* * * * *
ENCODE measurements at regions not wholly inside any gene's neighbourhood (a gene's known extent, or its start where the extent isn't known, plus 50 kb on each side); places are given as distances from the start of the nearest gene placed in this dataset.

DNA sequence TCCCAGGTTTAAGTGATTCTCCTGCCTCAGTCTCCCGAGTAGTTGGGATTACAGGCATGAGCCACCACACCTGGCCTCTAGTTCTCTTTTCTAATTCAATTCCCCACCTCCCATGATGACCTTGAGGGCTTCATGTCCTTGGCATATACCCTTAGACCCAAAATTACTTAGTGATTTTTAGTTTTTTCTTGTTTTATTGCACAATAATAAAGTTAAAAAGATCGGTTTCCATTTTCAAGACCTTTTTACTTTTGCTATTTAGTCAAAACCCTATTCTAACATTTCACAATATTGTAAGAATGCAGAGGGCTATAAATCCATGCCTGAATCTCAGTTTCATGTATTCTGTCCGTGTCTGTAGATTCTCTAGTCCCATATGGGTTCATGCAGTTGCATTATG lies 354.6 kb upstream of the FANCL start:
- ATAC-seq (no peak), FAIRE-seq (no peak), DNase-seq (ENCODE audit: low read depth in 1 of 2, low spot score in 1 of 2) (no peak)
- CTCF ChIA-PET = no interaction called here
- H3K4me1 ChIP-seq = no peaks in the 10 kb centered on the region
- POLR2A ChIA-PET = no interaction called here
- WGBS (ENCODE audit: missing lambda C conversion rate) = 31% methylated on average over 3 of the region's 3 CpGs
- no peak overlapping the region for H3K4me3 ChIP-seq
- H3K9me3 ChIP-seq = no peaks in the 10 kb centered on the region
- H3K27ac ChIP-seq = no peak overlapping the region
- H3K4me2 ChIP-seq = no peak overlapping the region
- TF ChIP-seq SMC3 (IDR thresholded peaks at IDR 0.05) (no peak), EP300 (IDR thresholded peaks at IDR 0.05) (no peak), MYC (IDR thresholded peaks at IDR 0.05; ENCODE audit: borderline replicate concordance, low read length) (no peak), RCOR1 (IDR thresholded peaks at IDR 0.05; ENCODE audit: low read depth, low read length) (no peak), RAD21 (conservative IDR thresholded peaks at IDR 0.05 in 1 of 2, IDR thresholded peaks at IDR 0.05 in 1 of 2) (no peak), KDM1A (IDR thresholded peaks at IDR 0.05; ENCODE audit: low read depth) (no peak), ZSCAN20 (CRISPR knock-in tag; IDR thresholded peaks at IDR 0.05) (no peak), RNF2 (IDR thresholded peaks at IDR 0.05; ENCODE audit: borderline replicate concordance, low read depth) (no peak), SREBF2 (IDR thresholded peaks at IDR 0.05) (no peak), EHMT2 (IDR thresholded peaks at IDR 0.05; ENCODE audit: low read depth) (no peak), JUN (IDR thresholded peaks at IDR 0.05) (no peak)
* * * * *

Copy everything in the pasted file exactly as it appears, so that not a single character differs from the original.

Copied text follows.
ENCODE measurements at regions not wholly inside any gene's neighbourhood (a gene's known extent, or its start where the extent isn't known, plus 50 kb on each side); places are given as distances from the start of the nearest gene placed in this dataset.

DNA sequence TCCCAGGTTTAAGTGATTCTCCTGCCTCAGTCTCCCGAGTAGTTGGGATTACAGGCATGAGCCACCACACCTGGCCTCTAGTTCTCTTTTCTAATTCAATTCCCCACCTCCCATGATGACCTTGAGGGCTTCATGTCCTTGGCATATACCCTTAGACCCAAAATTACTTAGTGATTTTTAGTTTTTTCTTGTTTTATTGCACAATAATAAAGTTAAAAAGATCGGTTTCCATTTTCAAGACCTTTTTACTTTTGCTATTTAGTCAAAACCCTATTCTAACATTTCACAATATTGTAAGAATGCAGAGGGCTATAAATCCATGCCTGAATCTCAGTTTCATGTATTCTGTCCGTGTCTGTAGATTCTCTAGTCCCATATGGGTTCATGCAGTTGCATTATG lies 354.6 kb upstream of the FANCL start:
- ATAC-seq (no peak), FAIRE-seq (no peak), DNase-seq (ENCODE audit: low read depth in 1 of 2, low spot score in 1 of 2) (no peak)
- CTCF ChIA-PET = no interaction called here
- H3K4me1 ChIP-seq = no peaks in the 10 kb centered on the region
- POLR2A ChIA-PET = no interaction called here
- WGBS (ENCODE audit: missing lambda C conversion rate) = 31% methylated on average over 3 of the region's 3 CpGs
- no peak overlapping the region for H3K4me3 ChIP-seq
- H3K9me3 ChIP-seq = no peaks in the 10 kb centered on the region
- H3K27ac ChIP-seq = no peak overlapping the region
- H3K4me2 ChIP-seq = no peak overlapping the region
- TF ChIP-seq SMC3 (IDR thresholded peaks at IDR 0.05) (no peak), EP300 (IDR thresholded peaks at IDR 0.05) (no peak), MYC (IDR thresholded peaks at IDR 0.05; ENCODE audit: borderline replicate concordance, low read length) (no peak), RCOR1 (IDR thresholded peaks at IDR 0.05; ENCODE audit: low read depth, low read length) (no peak), RAD21 (conservative IDR thresholded peaks at IDR 0.05 in 1 of 2, IDR thresholded peaks at IDR 0.05 in 1 of 2) (no peak), KDM1A (IDR thresholded peaks at IDR 0.05; ENCODE audit: low read depth) (no peak), ZSCAN20 (CRISPR knock-in tag; IDR thresholded peaks at IDR 0.05) (no peak), RNF2 (IDR thresholded peaks at IDR 0.05; ENCODE audit: borderline replicate concordance, low read depth) (no peak), SREBF2 (IDR thresholded peaks at IDR 0.05) (no peak), EHMT2 (IDR thresholded peaks at IDR 0.05; ENCODE audit: low read depth) (no peak), JUN (IDR thresholded peaks at IDR 0.05) (no peak)